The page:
The creators behind the remake of A Nightmare on Elm Street have claimed that the film is a reimagining of the classic, and not just a replica. This is true. They have gone back to the drawing board, cut away what the made the original so enjoyable, and churned out a derivative, by-the-book horror film that only the most hardcore gorehounds will enjoy.
Nightmare tells the story of the iconic Freddy Krueger, a child molester who is hunted down and burned alive for his crimes. A decade or so later he reappears in the nightmares of his victims to enact bloody revenge. The victims, now teenagers, struggle to stay awake as they unravel the mystery behind Krueger and search for a way to stop him.
Nightmare on Elm Street fails as both a remake and a standalone horror film. The intentional campiness and absurdity of the original film is gone. To his credit, Jackie Earle Haley does an effective job with what he's given, but he still doesn't transcend the generic slasher archetype. He's psychotic and he wants to kill everyone. Does this even fit within the child molester profile? This is not my area of expertise, but when does a child molester make the jump to full-blown murderer? I will submit that being murdered yourself probably changes you a bit, but stomping around in people's nightmares and slicing people open with bladed fingers seems like much more than petty revenge.
Back in the real world, things make even less sense. We're introduced to the concept of micro-naps. Microsleep is a real thing, but during an interview about the film, screenwriter Eric Heisserer claimed to have invented micro-naps. So I assume they took some liberties with the real science behind microsleep, real as it may be. The bizarreness of the situation doesn't really sink in until it's put into practice. One character sees a grisly scene while seemingly wide awake. Another character explains it with the line "you're having micro-naps."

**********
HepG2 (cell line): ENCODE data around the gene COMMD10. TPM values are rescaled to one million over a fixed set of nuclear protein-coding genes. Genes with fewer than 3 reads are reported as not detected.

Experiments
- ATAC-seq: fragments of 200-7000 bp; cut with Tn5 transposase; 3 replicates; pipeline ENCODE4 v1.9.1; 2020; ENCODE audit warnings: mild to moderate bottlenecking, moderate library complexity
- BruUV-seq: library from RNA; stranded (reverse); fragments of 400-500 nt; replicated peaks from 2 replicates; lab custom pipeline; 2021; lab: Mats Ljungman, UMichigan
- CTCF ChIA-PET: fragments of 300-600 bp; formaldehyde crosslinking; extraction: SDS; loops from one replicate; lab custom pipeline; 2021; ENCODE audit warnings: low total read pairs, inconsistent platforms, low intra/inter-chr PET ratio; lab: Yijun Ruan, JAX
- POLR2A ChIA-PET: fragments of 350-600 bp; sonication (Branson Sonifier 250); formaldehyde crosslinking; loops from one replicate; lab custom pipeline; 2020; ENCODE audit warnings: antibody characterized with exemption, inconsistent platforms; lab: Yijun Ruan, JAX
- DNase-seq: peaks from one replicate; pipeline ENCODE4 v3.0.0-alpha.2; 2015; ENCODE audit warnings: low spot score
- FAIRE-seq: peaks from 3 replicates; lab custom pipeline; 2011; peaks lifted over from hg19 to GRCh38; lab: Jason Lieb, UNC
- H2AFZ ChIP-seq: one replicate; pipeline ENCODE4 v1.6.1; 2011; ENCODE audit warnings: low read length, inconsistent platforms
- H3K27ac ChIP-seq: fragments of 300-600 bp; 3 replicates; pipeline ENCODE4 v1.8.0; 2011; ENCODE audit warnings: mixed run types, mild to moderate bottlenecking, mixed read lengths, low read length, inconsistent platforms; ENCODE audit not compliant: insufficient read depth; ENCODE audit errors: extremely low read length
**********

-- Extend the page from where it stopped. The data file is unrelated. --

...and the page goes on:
There's the absurdity I was looking for. It was just misplaced.
But what are micro-naps, really? They're a lazy plot device that allows the characters to be affected outside of the dreamworld. Was falling asleep not a dangerous enough prospect? Does Freddy have somewhere so important to be that he just can't wait any longer? Not to mention that micro-naps drastically change the entire story. The looming threat of inevitable sleep has been rendered ineffective. The struggle to stay awake feels pointless if the characters are powerless to stop the dreaded micro-naps.
Another thing that baffled me was how the secondary characters were so unwilling to except the idea that something strange is happening, when people are dying in seemingly impossible circumstances. But that's a widespread problem with the genre, not just this film in particular. Still, it's an easily avoidable problem and Nightmare fell victim to it.
A Nightmare on Elm Street is a bad film. The creators sought to reintroduce Freddy Krueger to a new generation and they did so in the worst possible way, displaying him as another completely interchangeable horror antagonist. There's nothing interesting about him or any of the characters in the film, so regardless of who is killing who, you'll be yawning.
Oh, there's also a part where a kid falls asleep while swimming laps in a pool. But to fair, it could have been a micro-nap.
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